Viral purification by sucrose density gradient centrifugation

Pooled supernatants from VEEV infected VERO cells were collected 48 hours post infection and centrifuged at 10,000 RPM for 30 minutes. Five percent polyethylene glycol (6000) and 2.3% sodium chloride was added to the supernatant and allowed to stir overnight at 4°C. The stirred supernatant was centrifuged at 10,000 RPM for 30 minutes. The supernatant was discarded and the pellet was resuspended in PBS. The virus suspension was layered on top of a freshly prepared 20%-60% continuous sucrose density gradient. Gradients were centrifuged at 36,000 RPM at 4°C overnight. Three millimeter fractions were taken from the top down and resuspended in a buffer comprising 10mM Tris (pH 8.0), 2mM MgCl2 and 4% sucrose. Fractions were titered by plaque assay to determine the fraction that had the highest purity and infectivity for downstream immunoprecipitation assays.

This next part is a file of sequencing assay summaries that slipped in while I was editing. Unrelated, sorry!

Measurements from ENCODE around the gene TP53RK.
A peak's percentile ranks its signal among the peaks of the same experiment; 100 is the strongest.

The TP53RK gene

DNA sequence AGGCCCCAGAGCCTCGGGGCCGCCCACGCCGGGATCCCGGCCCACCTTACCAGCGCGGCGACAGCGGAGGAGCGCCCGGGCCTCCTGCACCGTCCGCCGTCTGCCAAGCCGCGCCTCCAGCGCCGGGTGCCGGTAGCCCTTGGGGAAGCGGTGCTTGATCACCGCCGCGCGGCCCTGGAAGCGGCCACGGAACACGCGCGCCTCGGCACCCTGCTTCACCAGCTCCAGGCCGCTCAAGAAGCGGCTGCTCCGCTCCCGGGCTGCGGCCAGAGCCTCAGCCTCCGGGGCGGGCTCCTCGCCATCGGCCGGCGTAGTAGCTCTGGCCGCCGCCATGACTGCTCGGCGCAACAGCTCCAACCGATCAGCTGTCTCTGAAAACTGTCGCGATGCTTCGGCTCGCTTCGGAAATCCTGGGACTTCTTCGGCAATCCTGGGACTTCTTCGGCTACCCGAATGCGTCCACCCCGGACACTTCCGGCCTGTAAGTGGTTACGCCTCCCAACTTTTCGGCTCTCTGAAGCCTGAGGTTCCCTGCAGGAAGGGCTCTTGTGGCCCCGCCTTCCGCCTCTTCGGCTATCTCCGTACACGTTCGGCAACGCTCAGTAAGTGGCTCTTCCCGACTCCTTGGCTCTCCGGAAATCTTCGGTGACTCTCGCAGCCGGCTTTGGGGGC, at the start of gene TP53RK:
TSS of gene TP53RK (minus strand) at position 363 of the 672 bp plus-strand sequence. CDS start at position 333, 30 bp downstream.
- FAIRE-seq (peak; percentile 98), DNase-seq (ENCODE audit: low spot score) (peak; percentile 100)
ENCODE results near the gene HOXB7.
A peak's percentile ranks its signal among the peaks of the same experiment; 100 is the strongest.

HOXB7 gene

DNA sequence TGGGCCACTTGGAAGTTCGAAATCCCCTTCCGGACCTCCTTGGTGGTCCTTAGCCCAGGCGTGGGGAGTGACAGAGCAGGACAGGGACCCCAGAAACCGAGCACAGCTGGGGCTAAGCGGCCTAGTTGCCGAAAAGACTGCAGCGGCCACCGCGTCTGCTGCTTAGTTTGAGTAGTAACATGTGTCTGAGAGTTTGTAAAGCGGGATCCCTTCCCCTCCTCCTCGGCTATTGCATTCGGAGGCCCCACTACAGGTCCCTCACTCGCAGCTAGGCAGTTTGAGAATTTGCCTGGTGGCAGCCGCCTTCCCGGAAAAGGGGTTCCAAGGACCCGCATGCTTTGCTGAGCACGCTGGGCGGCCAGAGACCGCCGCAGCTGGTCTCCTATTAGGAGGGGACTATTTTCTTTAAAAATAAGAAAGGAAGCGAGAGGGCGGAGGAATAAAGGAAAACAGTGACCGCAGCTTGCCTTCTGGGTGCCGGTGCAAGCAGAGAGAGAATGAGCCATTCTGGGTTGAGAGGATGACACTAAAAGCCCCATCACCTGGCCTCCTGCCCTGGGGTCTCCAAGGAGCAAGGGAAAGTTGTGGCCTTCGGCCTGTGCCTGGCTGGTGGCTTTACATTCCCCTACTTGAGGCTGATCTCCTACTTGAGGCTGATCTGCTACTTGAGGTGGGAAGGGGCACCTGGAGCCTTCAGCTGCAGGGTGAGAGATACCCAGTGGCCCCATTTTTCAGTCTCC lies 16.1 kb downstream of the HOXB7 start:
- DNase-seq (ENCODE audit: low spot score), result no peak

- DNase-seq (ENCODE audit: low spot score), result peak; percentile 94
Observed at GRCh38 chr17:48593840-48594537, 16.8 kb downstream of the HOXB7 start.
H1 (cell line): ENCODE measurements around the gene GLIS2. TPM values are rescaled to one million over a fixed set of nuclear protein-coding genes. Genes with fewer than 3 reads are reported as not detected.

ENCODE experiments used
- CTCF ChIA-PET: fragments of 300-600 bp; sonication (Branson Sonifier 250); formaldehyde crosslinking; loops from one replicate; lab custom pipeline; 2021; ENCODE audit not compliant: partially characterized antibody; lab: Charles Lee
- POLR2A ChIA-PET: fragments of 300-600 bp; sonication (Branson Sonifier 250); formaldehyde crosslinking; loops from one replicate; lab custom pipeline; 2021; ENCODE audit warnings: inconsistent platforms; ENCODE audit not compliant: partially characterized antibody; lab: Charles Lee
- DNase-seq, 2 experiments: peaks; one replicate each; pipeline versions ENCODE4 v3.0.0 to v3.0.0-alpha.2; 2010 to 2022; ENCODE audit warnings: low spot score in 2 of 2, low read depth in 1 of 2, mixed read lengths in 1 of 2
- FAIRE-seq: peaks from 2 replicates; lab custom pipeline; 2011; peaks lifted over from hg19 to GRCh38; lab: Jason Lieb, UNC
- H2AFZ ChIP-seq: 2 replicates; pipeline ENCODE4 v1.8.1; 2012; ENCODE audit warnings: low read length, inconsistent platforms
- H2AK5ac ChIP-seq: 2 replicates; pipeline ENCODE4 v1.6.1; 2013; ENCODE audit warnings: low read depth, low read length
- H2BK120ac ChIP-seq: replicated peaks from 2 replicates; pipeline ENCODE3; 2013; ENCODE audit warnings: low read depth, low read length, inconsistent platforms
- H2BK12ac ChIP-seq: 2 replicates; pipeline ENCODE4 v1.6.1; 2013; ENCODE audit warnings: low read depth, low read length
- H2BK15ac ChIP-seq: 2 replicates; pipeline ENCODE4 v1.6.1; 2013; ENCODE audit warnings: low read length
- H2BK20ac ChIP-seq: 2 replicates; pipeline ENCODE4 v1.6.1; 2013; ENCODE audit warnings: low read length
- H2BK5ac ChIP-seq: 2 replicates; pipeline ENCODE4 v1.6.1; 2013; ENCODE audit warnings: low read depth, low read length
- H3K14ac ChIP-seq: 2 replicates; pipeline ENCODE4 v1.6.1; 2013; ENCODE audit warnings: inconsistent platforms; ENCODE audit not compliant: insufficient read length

Statistical Analysis

Individual experiments were performed in triplicate. RNA FISH experiment was performed as 2 independent experiments in duplicate. Unless otherwise stated, graphs are the average of 2 independent experiments. All experimental results were expressed as the arithmetic mean. Standard deviations were calculated from 2 independent experiments and are represented thusly. All statistical analyses was performed with the unpaired, two-tailed Student T-test using GraphPad’s—QuickCalcs software, (GraphPad).

Bortezomib inhibits TC-83 multiplication in U87MG cells